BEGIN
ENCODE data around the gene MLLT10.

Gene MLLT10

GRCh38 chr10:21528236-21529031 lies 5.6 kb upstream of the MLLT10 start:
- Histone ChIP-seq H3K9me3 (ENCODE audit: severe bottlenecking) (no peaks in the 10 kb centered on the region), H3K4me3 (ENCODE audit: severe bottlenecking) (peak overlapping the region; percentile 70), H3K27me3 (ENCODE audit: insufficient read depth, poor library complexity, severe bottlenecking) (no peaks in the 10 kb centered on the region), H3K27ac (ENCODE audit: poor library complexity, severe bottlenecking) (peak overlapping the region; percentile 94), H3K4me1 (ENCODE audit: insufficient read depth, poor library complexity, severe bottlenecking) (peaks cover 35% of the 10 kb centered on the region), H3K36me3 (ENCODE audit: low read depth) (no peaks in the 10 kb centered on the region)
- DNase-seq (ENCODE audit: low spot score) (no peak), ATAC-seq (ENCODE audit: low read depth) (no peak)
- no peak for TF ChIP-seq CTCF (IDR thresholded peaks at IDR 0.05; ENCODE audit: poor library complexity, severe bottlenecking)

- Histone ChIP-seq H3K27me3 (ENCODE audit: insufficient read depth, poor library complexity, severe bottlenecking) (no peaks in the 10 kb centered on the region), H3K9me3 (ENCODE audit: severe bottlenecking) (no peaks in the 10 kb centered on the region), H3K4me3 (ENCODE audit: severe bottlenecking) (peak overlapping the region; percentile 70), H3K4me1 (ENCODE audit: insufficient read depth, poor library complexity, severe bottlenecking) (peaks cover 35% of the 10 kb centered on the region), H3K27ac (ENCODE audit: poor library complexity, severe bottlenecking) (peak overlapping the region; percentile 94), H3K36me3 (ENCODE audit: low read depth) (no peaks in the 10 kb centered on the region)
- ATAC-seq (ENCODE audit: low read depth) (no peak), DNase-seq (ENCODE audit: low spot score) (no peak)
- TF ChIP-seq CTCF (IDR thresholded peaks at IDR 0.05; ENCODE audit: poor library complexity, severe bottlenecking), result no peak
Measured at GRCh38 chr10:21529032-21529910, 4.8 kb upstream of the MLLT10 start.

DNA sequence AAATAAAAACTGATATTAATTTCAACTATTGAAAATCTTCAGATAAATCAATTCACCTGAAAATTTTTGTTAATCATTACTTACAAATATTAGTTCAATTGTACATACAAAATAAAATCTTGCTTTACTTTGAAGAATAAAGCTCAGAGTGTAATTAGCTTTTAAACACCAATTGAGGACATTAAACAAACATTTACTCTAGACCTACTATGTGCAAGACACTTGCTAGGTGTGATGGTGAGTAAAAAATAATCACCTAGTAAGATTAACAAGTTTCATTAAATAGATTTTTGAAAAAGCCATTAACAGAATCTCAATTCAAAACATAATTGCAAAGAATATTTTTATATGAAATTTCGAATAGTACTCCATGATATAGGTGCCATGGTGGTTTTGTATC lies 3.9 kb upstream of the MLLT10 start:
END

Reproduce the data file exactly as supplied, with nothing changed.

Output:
ENCODE data around the gene MLLT10.

Gene MLLT10

GRCh38 chr10:21528236-21529031 lies 5.6 kb upstream of the MLLT10 start:
- Histone ChIP-seq H3K9me3 (ENCODE audit: severe bottlenecking) (no peaks in the 10 kb centered on the region), H3K4me3 (ENCODE audit: severe bottlenecking) (peak overlapping the region; percentile 70), H3K27me3 (ENCODE audit: insufficient read depth, poor library complexity, severe bottlenecking) (no peaks in the 10 kb centered on the region), H3K27ac (ENCODE audit: poor library complexity, severe bottlenecking) (peak overlapping the region; percentile 94), H3K4me1 (ENCODE audit: insufficient read depth, poor library complexity, severe bottlenecking) (peaks cover 35% of the 10 kb centered on the region), H3K36me3 (ENCODE audit: low read depth) (no peaks in the 10 kb centered on the region)
- DNase-seq (ENCODE audit: low spot score) (no peak), ATAC-seq (ENCODE audit: low read depth) (no peak)
- no peak for TF ChIP-seq CTCF (IDR thresholded peaks at IDR 0.05; ENCODE audit: poor library complexity, severe bottlenecking)

- Histone ChIP-seq H3K27me3 (ENCODE audit: insufficient read depth, poor library complexity, severe bottlenecking) (no peaks in the 10 kb centered on the region), H3K9me3 (ENCODE audit: severe bottlenecking) (no peaks in the 10 kb centered on the region), H3K4me3 (ENCODE audit: severe bottlenecking) (peak overlapping the region; percentile 70), H3K4me1 (ENCODE audit: insufficient read depth, poor library complexity, severe bottlenecking) (peaks cover 35% of the 10 kb centered on the region), H3K27ac (ENCODE audit: poor library complexity, severe bottlenecking) (peak overlapping the region; percentile 94), H3K36me3 (ENCODE audit: low read depth) (no peaks in the 10 kb centered on the region)
- ATAC-seq (ENCODE audit: low read depth) (no peak), DNase-seq (ENCODE audit: low spot score) (no peak)
- TF ChIP-seq CTCF (IDR thresholded peaks at IDR 0.05; ENCODE audit: poor library complexity, severe bottlenecking), result no peak
Measured at GRCh38 chr10:21529032-21529910, 4.8 kb upstream of the MLLT10 start.

DNA sequence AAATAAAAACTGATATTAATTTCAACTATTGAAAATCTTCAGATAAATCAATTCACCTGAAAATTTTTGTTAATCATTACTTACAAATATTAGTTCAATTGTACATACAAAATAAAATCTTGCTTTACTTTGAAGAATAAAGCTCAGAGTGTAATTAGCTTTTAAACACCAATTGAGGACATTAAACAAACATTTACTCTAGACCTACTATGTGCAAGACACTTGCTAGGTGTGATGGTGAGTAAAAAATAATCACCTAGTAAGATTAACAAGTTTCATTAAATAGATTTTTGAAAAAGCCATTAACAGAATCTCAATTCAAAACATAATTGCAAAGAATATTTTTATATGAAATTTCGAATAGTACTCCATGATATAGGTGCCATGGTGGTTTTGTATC lies 3.9 kb upstream of the MLLT10 start: